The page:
We can't say we exactly miss the American-Chinese takeout dishes that defined this country's perception of Chinese cooking for at least a generation — it's hard to go back to mu shu when you've had real Beijing duck, and wonton soup is much less interesting than fiery Sichuan dumplings (or chao shou). That said, we do occasionally feel nostalgic for the egg drop soup, sesame chicken and General Tsos of a different era. When we get that feeling, we head to Peter's, which has been serving the metro area well-executed versions of American-Chinese classics since the '80s. Highlights here include the shatter-crisp sesame chicken, sticky with caramelization, and the thick-set, burnished scallion pancake, served with a savory ginger-soy dipping sauce. Go at lunch, and your meal comes with fried rice and a delicate egg roll, sided with sweet-and-sour sauce and hot mustard.

Laura Shunk

Barbecue is the focal point at Shin Myung Gwan: Tabletop grills cook up short ribs, bulgogi, pork neck and cow's tongue. Combo sets let you sample a variety of those offerings; as a bonus, they come with a stone bowl of spicy kimchi stew, a veggie pancake and a free bottle of beer. Spend some time perusing the hot pots that adorn most tables; we're fans of the octopus and bulgogi, built on a light, clear and deeply savory broth seasoned with green onions. You also won't want to miss the peppery and slightly sweet stir-fried rice cake, which you might also know as tteok-bokki. The version here, supplemented by thin slices of fish cake, is spicier than other renditions in the neighborhood, and it comes floating with a brick of ramen noodles, which melts into the broth as it bubbles.

Readers' Choice: Dae Gee Korean BBQ

Defining Biju's Little Curry Shop as fast-casual Indian almost does it a disservice. Sure, it operates on a fast-casual counter model, with diners ordering their coconut curry, vindaloo or Masala beef, and then directing the addition of chutneys, yogurt and extra spice to taste. And yes, it's an easily replicated model, proven by its expansion into a second outlet. But to focus on the fast-casual aspect underplays the Indian cuisine itself — and that's what really makes Biju's unique. Founder Biju Thomas built his restaurant on the flavors of southern India, incorporating recipes from his native Kerala, relying on fresh ingredients and highlighting the lighter preparations. The dishes you find at Biju's, which do not shy away from heat or nuance, are hard to find elsewhere in the Mile High. That alone should entice you, whether you're looking for a quick lunch-counter meal or not. What you find at Biju's, though, will make you want to return again and again...or simply stay.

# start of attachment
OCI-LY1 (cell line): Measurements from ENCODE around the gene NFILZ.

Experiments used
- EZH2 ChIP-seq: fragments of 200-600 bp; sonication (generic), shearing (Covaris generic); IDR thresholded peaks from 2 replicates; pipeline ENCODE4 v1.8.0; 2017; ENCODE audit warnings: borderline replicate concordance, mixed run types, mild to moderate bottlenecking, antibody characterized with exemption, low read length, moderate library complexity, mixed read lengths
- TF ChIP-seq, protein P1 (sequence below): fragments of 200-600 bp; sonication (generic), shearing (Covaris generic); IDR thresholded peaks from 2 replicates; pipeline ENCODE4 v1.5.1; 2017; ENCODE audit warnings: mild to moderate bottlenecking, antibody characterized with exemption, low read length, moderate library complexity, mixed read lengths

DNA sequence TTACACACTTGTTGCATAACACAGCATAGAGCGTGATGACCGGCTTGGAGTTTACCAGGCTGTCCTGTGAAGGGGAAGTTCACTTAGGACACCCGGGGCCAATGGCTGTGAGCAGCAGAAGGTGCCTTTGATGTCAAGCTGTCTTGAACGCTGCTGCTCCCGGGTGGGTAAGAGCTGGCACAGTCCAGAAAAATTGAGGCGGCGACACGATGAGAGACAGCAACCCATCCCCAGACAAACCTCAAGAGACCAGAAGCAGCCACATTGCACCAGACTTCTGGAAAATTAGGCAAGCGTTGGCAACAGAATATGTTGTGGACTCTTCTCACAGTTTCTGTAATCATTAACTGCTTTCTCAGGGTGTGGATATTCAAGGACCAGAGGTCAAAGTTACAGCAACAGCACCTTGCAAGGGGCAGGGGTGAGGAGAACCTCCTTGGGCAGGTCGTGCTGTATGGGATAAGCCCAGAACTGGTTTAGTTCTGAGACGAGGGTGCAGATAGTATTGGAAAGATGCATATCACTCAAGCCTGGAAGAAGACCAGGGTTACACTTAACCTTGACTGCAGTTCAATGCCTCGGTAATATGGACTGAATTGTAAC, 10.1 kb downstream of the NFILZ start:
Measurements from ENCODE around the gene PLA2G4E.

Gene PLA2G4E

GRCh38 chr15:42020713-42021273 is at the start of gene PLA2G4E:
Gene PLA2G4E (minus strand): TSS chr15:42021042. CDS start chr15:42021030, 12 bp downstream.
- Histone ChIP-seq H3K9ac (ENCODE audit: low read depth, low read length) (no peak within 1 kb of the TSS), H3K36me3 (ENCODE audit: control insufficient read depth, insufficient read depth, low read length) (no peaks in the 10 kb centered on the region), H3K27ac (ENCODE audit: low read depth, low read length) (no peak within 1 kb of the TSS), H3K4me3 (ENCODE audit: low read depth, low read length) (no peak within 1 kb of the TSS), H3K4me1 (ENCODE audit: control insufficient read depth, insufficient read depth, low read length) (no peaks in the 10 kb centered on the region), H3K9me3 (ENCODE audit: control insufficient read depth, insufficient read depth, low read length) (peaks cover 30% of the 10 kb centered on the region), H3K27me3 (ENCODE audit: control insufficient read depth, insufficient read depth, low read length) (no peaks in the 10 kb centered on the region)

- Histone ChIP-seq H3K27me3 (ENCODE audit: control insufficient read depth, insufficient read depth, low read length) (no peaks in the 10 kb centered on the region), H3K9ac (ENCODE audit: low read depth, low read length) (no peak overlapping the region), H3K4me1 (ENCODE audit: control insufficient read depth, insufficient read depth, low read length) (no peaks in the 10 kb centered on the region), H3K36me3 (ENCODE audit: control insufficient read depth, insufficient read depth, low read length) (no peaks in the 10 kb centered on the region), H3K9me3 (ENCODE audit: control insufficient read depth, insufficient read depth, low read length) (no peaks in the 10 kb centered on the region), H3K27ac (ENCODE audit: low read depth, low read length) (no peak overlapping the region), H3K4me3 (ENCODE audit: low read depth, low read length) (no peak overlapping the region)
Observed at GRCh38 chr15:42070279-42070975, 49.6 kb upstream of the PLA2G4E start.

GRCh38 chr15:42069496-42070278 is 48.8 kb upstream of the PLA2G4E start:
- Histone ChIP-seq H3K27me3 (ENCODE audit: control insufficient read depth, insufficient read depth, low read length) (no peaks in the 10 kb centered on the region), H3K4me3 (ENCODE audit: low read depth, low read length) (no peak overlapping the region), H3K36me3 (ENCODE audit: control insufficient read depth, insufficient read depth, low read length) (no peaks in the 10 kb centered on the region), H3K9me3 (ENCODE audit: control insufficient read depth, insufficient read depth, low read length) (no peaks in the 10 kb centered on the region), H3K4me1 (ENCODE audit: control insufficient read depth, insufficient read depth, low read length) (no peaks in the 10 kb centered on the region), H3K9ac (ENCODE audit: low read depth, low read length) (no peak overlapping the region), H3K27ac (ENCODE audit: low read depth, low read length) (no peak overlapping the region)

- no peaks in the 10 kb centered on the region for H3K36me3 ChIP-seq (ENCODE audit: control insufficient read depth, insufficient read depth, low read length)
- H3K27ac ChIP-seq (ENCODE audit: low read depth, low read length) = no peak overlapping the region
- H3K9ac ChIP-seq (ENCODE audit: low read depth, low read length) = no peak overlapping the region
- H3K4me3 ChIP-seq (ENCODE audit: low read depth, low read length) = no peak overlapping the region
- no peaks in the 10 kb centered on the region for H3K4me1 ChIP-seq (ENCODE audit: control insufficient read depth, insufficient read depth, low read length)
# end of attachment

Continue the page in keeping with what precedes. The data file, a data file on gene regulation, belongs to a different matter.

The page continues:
Readers' Choice: Little India

Best German/Eastern European Restaurant


Courtesy Cracovia Restaurant & Bar Facebook page

Cracovia celebrates a decade of serving great Polish and Eastern European cuisine this year, but its menu has always been worthy of celebration for those seeking out traditional soups, sausages, peirogi and other hearty and heart-warming dishes. Beets and cabbage play big parts, whether in tightly rolled golabki (cabbage rolls) stuffed with pork and rice, deep-red barszcz soup or a side of braised sauerkraut. Peruse the special connoisseur's menu for more unusual offerings, like duck-blood soup, kiszka (blood-and-buckwheat sausage) or golonka — a pork hock roasted to a crackly finish. Evening entertainment adds a touch of goofy, old-world charm, and Polish beers add to the good cheer. Raise a glass and say "Na zdrowie!" to another ten years of Cracovia.

Readers' Choice: Rhein Haus

Best Central/South American Restaurant

Señor Bear

Danielle Lirette

Señor Bear draws influence from several cuisines across South and Central America and the Caribbean, but it's not overly concerned with authenticity: Ambition and whimsy mark chef Blake Edmunds's approach to the food here, and his kitchen is clearly more concerned with putting out a delicious plate than with strictly observing tradition. While the restaurant debuted to immediate acclaim last year, the team has steadily ramped up its game since then, tightening the menu while expanding the inspiration to more regions. The current menu channels everything from Puerto Rican mofongo to Peruvian Chinese food to Oaxacan mole; crispy pig tail and French fry-topped broccoli get equal billing with more recognizable chimichurri-topped steak and rice and beans. Start your meal with a rotating frozen cocktail, and don't miss the soft-serve ice cream or the churros. And if you find yourself at Señor Bear during happy hour, two words: Gordo Crunch.